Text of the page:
Amid widespread concern about the many Ontarians who lack a family doctor, the budget pledges an additional $546-million over the next three years for “new and expanded interprofessional care teams” to connect patients to a range of providers such as doctors, nurse practitioners and physiotherapists. The money comes on top of $110-million in previously announced cash and the government says it will connect 600,000 people to “team-based primary care.”

The budget for hospitals, some of which have seen staff shortages force the closing of emergency rooms, would increase by 4 per cent, or almost $1-billion, in 2024-25. The government is also formally endorsing a plan by York University to build a new medical school in Vaughan, north of Toronto, that would focus on family medicine.

Mr. Ford, first elected in 2018, has faced criticism from unions and opposition politicians for failing to address a staffing crisis in hospitals and for bringing in wage-cap legislation for public-sector workers that was then deemed unconstitutional by the courts. The ruling is now forcing the government to cough up billions in backpay.

Ontario is proposing to spend an additional $2-billion over the next three years for home care, largely to increase wages for personal support workers and nurses. It also plans to increase subsidies for the construction of new long-term care homes, at a cost of $155-million in 2024-25. The money, the government says, will allow the fast-tracking of the next tranche of new projects as part of its plan to build 58,000 new beds by 2028. There are also hundreds of millions of new dollars for mental-health care and supportive housing units for the homeless.

Opposition leaders said a close read of the government’s numbers suggests it is failing to spend enough on key services, particularly health care.

NDP Leader Marit Stiles criticized the government for offering little in the way of new initiatives, including on housing.

“This is a glaring hole in this budget,” Ms. Stiles said. “Where is the affordable housing?”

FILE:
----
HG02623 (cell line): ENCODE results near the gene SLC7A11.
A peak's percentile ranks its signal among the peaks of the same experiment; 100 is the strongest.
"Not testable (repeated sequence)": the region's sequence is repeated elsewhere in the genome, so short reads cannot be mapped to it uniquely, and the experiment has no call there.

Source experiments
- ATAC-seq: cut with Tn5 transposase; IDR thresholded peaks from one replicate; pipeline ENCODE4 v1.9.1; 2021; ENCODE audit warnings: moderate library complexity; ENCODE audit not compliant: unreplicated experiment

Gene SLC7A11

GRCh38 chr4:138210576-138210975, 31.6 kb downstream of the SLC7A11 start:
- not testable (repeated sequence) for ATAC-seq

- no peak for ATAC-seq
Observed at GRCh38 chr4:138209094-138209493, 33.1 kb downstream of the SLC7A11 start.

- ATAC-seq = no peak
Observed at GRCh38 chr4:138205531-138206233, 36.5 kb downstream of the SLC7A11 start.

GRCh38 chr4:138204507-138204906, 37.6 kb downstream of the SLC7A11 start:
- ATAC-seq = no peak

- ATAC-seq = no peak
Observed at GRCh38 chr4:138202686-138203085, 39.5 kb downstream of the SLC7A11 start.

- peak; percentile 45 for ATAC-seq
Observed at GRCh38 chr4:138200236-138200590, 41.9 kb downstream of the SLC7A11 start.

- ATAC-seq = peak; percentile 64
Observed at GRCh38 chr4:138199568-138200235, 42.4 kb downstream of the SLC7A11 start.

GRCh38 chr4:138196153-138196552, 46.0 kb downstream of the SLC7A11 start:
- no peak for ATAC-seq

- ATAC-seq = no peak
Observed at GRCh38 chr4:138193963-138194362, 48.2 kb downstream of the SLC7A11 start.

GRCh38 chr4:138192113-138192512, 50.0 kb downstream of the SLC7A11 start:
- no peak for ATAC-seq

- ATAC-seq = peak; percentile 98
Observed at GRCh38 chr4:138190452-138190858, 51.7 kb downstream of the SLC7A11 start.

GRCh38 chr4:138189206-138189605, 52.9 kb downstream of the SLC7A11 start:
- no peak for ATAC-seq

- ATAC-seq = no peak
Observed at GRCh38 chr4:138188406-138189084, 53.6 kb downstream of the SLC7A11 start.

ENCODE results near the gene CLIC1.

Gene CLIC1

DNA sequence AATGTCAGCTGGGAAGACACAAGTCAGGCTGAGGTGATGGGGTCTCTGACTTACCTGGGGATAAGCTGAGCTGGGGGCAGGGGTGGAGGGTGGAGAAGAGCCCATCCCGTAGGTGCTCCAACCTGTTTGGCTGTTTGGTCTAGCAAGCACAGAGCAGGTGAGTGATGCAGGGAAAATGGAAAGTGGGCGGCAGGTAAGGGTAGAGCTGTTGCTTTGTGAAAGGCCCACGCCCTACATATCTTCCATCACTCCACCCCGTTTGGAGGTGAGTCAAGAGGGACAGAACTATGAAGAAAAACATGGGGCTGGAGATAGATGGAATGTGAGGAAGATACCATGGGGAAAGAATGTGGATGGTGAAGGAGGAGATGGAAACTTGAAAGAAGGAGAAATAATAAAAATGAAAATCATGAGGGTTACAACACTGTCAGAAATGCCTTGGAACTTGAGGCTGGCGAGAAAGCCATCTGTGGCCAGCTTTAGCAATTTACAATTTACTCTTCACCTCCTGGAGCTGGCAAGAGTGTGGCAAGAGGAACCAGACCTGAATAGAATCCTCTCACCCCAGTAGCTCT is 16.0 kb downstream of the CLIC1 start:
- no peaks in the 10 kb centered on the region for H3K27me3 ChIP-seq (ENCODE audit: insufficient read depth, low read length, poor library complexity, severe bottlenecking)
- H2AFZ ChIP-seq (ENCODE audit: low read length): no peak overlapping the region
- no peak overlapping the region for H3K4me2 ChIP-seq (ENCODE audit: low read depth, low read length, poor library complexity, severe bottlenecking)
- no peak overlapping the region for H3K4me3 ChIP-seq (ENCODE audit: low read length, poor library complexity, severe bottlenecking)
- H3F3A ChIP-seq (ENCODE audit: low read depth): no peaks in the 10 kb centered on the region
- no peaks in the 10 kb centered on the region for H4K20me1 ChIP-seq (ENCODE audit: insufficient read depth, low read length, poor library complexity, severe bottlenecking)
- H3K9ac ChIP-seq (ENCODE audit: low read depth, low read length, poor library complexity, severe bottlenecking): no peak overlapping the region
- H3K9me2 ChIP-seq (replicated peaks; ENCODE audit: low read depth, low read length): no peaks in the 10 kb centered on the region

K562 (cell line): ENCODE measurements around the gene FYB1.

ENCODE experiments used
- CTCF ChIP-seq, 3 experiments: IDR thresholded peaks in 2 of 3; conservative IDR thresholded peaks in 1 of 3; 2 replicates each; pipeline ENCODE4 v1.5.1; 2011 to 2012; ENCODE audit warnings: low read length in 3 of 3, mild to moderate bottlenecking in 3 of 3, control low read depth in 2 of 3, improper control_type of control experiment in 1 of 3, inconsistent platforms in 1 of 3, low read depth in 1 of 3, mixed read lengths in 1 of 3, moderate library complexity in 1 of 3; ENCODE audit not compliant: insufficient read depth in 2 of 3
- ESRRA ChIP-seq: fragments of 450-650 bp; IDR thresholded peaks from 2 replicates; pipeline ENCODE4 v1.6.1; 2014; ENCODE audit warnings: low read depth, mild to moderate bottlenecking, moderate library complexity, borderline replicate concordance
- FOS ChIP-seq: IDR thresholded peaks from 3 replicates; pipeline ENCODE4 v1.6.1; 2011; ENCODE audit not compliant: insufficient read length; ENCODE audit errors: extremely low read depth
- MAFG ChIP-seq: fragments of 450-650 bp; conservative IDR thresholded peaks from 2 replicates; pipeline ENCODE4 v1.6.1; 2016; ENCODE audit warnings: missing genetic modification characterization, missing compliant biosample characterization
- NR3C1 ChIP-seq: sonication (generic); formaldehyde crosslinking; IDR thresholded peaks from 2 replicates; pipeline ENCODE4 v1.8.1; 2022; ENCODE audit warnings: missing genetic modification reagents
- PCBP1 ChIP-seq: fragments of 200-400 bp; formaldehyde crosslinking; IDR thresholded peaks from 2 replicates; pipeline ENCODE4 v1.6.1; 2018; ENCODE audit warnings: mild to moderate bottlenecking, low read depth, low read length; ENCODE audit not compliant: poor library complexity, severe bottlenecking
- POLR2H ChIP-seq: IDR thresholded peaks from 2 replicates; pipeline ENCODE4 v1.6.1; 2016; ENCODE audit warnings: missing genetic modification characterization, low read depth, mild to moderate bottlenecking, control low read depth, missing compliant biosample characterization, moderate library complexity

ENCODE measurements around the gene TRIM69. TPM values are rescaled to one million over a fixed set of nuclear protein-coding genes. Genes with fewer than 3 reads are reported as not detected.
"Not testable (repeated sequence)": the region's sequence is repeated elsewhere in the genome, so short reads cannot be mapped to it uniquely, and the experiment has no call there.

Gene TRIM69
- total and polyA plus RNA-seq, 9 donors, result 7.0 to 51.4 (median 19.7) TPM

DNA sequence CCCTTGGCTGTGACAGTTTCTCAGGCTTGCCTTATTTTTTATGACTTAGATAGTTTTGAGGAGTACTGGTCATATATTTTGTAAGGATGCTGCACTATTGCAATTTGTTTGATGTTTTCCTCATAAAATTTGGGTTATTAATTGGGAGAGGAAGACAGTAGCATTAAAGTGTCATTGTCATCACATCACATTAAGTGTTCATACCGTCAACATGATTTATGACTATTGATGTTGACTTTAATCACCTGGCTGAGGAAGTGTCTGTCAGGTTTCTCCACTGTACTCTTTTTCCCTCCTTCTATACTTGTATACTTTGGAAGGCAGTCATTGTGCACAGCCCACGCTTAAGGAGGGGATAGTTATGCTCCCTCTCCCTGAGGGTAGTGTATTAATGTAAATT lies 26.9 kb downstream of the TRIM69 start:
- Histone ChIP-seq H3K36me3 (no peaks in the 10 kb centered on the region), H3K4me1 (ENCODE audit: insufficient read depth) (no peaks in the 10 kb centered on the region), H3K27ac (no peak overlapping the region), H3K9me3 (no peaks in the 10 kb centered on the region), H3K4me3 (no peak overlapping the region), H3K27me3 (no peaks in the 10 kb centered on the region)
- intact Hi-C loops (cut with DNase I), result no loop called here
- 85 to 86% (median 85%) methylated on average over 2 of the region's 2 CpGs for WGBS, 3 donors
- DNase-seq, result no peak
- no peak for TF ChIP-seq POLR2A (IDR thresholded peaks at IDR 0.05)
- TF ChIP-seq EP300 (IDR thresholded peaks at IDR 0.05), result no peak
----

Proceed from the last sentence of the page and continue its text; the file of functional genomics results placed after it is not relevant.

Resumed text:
Liberal Leader Bonnie Crombie said the government is spending record amounts but has little to show for it, with continuing crises in the province’s hospitals and its supply of housing.

“This is a do-nothing budget,” she told reporters. “It’s not even worth the paper it’s written on.”

Citing auto thefts and violent crime, Ontario’s budget also includes $46-million over three years that it says is aimed at the Greater Toronto Area, to increase police patrols, improve response times and purchase four helicopters. Exactly how the money and the helicopters would be deployed was unclear. They are expected to be owned by the Ontario Provincial Police but potentially leased to local police forces.

The Toronto Police Service does not have a helicopter and requests for one have been controversial at city hall for decades. The force has previously had access to fixed-wing aircraft, including one that was used in its high-profile investigation into then-mayor Rob Ford.

York Regional Police are among the forces that have long had their own helicopter, but they just purchased a new one for $7.1-million, which took to the air last year.

Ontario is delaying its path to a balanced budget as lethargic economic growth drags the province further into red, with a $9.8-billion deficit projected for the coming fiscal year.

The Canadian Press